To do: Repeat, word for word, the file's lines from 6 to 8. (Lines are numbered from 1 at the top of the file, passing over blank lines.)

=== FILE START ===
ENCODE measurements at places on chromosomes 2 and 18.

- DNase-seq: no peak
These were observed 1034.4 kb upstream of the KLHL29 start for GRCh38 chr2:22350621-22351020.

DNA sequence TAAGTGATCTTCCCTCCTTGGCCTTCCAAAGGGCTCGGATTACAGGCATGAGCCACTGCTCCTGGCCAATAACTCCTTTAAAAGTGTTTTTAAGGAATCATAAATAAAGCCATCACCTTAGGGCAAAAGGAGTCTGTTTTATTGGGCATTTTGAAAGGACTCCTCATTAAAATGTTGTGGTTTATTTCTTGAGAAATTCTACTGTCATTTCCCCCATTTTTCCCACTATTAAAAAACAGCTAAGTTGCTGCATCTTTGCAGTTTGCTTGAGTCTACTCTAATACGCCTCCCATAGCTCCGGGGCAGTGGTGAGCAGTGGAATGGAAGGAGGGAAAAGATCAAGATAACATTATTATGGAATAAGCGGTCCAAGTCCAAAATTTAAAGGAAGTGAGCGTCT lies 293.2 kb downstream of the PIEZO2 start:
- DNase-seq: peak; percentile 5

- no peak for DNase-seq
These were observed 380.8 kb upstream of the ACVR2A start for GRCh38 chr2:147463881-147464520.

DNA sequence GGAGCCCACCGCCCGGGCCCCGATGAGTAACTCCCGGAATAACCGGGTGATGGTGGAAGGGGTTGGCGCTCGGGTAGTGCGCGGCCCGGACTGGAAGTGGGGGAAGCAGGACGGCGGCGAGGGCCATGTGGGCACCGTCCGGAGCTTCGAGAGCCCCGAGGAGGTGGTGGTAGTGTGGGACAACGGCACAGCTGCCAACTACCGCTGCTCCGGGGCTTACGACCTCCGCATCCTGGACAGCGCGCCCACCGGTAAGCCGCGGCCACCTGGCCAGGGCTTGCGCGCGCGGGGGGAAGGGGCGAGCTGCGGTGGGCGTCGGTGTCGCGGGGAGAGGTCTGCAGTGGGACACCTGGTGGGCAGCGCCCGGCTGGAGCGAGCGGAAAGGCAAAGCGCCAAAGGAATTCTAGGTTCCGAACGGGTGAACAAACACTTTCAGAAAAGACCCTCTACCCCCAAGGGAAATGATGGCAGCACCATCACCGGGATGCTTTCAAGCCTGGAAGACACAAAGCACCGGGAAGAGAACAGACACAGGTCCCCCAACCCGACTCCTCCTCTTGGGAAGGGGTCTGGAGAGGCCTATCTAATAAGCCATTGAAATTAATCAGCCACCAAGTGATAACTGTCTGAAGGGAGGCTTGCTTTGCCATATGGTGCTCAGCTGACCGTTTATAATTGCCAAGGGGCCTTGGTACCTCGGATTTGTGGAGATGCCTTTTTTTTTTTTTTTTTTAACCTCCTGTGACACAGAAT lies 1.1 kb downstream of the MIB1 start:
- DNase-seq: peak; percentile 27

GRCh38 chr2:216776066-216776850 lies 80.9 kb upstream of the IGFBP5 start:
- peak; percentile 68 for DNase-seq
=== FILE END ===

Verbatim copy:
- no peak for DNase-seq
These were observed 380.8 kb upstream of the ACVR2A start for GRCh38 chr2:147463881-147464520.

DNA sequence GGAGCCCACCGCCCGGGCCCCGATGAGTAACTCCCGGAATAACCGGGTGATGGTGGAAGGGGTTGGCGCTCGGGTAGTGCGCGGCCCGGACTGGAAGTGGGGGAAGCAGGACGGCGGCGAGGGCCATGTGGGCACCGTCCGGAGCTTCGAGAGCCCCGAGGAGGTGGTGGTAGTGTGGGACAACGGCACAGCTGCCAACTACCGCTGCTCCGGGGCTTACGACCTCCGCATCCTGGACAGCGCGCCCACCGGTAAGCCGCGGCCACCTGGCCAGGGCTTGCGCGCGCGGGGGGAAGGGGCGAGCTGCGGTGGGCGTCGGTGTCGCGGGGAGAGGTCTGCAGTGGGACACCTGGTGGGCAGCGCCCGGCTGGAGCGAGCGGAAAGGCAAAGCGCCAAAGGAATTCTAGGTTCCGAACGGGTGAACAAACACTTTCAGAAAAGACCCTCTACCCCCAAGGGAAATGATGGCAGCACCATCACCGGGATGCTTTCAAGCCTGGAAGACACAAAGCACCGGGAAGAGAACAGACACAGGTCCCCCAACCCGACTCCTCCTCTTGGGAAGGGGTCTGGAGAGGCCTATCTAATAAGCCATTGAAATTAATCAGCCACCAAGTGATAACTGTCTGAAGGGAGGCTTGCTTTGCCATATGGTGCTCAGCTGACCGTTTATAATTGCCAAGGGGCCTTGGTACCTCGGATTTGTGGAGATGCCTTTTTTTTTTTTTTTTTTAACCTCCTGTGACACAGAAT lies 1.1 kb downstream of the MIB1 start: